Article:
The progression of transportation in the Wood River Valley

By February 10, 2021Transportation

A laborious undertaking to bring the rails to Hailey

Although stagecoaches were still useful, another mode of transportation was on the horizon that would ultimately bring the Wood River Valley into the 20th century.

In 1881 the Union Pacific (UP) Railroad began building the Oregon Short Line (OSL) to Portland that ultimately brought a branch to the Wood River Valley (WRV).

The Oregon Short Line in the Wood River Valley – Photo from the Community Library

Investors associated with the UP were buying up potential townsites along the railroad’s projected routes. It also helped that mining was starting to boom in the WRV, and transporting ore out and supplies to the mining locations was critical.  In June of 1882, the townsite of Hailey and accompanying Croy and Quigley Ranches were purchased for $100,000. The intention was to make Hailey the terminus for the Wood River branch of the OSL.  

The Kilpatrick Brothers’ construction crew of 3,000 men began laying tracks in 1882 from Picabo toward Shoshone and Hailey. Supplies and dynamite brought in by mules over 130 miles, as well as soil to backfill the huge holes left behind from blasting out large rock formations. They battled smallpox and extreme temperatures both during the day and at night. There was very little water. It was a pain-staking process that tested the crews and ended up coming in way over budget. 

In 1883 the 69.2-mile branch from Shoshone to Hailey was completed but not without its headaches. On average, a crew could lay a one-mile track in one hour and twenty minutes. But due to the nature of the terrain—hard compacted soil riddled with lava rock, desolate desert land, and even swamps—this particular branch became a huge undertaking. There are numerous accounts from those working on the project stating that in the end, they were grateful to be finished!

Hailey Depot, between Carbonate and Bullion on 5th Ave. – Photos from the Union Pacific Railroad and the Community Library

With the completion on May 7, 1883, a celebration unfolded in Hailey that included a brass band and kegs of beer—along with much discussion surrounding the need for a line to Ketchum. At first, the answer was a resounding no. It would be too expensive to keep the tracks clear of snow and the UP was facing financial hardships. By spring of 1884, the UP changed their minds and the line was extended just north of Ketchum to the Philadelphia Smelter site- the valley’s largest employer at the time.

Ketchum Depot – Photos from the Union Pacific Railroad and the Community Library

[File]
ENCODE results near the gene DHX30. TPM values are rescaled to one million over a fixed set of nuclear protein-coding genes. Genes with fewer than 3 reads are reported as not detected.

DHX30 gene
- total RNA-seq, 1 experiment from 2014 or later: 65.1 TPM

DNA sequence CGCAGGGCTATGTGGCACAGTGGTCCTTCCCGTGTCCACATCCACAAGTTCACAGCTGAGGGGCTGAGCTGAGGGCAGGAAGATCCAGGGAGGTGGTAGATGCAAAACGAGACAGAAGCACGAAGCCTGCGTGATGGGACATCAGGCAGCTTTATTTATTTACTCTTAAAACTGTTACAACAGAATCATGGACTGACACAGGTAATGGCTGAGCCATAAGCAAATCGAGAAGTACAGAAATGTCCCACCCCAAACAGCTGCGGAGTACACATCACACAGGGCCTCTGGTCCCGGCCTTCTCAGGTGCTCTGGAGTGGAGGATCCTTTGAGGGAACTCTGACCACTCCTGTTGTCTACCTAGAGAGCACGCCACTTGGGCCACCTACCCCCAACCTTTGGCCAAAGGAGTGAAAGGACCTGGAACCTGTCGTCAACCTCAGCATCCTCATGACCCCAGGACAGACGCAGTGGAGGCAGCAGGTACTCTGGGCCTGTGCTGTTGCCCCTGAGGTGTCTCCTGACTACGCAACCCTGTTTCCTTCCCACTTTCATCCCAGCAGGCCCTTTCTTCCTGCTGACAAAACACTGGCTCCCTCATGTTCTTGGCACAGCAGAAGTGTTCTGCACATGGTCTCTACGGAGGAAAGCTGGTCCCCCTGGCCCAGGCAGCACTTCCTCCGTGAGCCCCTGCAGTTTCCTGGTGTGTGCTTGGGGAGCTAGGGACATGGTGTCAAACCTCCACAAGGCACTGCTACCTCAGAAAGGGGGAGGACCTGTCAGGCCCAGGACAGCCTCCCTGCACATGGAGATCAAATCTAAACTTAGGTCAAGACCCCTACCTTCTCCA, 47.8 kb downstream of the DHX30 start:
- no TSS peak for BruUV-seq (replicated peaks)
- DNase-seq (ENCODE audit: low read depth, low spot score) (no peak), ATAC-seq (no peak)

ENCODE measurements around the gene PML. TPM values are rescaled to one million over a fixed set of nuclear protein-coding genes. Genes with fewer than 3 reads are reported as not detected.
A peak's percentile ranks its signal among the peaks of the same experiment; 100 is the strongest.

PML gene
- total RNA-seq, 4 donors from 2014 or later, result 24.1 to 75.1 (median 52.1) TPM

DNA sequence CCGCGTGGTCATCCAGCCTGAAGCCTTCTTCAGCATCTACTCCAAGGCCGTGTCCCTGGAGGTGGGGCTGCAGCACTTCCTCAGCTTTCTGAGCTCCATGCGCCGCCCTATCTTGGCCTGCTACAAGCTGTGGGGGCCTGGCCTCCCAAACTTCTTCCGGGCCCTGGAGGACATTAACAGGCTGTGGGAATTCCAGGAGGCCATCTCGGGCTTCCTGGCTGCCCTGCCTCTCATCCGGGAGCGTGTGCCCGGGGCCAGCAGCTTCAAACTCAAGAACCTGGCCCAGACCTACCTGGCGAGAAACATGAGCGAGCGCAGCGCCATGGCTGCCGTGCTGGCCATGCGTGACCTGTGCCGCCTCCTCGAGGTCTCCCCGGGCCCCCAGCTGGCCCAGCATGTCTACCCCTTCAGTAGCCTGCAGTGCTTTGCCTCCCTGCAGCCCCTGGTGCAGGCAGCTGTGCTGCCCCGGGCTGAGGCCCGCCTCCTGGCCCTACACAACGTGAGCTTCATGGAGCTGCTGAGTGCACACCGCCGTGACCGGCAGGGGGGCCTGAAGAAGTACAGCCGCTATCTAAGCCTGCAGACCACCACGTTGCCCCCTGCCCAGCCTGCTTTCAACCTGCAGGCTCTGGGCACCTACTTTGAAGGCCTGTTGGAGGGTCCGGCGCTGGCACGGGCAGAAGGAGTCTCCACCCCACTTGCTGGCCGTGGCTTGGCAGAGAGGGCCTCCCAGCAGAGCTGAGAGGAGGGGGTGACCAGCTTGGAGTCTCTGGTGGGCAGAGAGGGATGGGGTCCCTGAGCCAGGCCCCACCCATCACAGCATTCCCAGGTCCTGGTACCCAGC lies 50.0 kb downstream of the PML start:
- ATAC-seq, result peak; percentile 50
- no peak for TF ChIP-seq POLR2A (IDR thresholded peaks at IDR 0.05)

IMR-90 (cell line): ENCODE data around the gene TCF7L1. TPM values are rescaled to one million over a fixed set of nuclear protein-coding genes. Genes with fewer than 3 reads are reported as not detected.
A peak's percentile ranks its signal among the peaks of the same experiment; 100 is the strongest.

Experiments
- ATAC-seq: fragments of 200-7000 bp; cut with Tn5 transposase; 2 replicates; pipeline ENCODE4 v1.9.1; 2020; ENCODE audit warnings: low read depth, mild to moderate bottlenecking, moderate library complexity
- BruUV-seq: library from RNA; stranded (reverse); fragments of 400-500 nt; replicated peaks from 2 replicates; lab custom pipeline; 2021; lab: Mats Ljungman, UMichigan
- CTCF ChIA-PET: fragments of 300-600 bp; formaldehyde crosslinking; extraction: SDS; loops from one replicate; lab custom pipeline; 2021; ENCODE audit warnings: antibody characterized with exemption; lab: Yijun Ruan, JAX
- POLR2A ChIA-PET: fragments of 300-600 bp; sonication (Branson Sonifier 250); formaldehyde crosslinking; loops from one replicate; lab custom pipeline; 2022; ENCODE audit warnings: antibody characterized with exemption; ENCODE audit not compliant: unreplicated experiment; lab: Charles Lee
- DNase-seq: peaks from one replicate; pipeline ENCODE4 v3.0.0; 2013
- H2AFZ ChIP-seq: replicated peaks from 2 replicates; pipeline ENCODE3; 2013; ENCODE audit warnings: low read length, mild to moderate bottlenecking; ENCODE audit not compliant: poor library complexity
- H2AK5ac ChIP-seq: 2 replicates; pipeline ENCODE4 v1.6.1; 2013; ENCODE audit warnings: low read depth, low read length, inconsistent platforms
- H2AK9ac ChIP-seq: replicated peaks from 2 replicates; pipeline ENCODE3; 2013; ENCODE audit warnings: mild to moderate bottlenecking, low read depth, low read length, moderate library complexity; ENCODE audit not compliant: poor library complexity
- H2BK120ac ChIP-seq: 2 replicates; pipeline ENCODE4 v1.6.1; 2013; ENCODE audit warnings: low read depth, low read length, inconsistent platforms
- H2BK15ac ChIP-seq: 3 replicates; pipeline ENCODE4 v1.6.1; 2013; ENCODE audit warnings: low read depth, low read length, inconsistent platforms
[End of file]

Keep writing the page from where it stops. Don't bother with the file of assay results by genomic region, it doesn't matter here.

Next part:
And what became of their concerns with snow on the tracks? By 1887 the UP developed a solution- the rotary snowplow, specifically designed to keep the tracks clear. 

Photos from Casey Kenaston

While the Hailey line was celebrated with a brass band and some beer, Ketchum took it to another level. On Aug. 19, 1884, Ketchum threw a party that included a grand ball, a carnival- featuring horse races, a baseball game, sporting events, speeches, a greased pig tournament, and fireworks.

In the end, there were eight stops from Shoshone to Ketchum, including the towns of Gravel Spur, Pagar, Tikura, Picabo, Bellevue, Hailey, and Gimlet. 

Image from the Ketchum Keystone, Aug. 16, 1884

As stagecoaches maintained their purpose, up until the time of the automobile- it was the railroad that had an enormous economic impact on Wood River Valley. When the line arrived it stimulated the mining boom of the time, helped to expedite the flow of capital from Europe (and all over the US) into the valley, allowing it to be declared by Idaho’s territorial Governor “the richest silver-lead producing country in the world.”  

Not only did the rail contribute to the local and global economy, it brought the most modern technology to the WRV. Electric light and power, a telephone system at a few locations, and by 1883 Hailey had a water system and 5 daily newspapers were being distributed.

The WRV line would prove useful through the mining boom until the late 1880s. But eventually, it would end, and the UP would go bankrupt. In the 1930s E.H. Harriman would buy UP and OSL out of bankruptcy. Soon after, with the UP developing Sun Valley, the line would experience a resurrection from the mid-1930s until the 1960s. 

Eventually, the automobile and air service would become our primary means of travel as it is today, and the line that once ran through the valley was turned into a much-beloved 20-mile recreation trail enjoyed by locals and tourists year-round.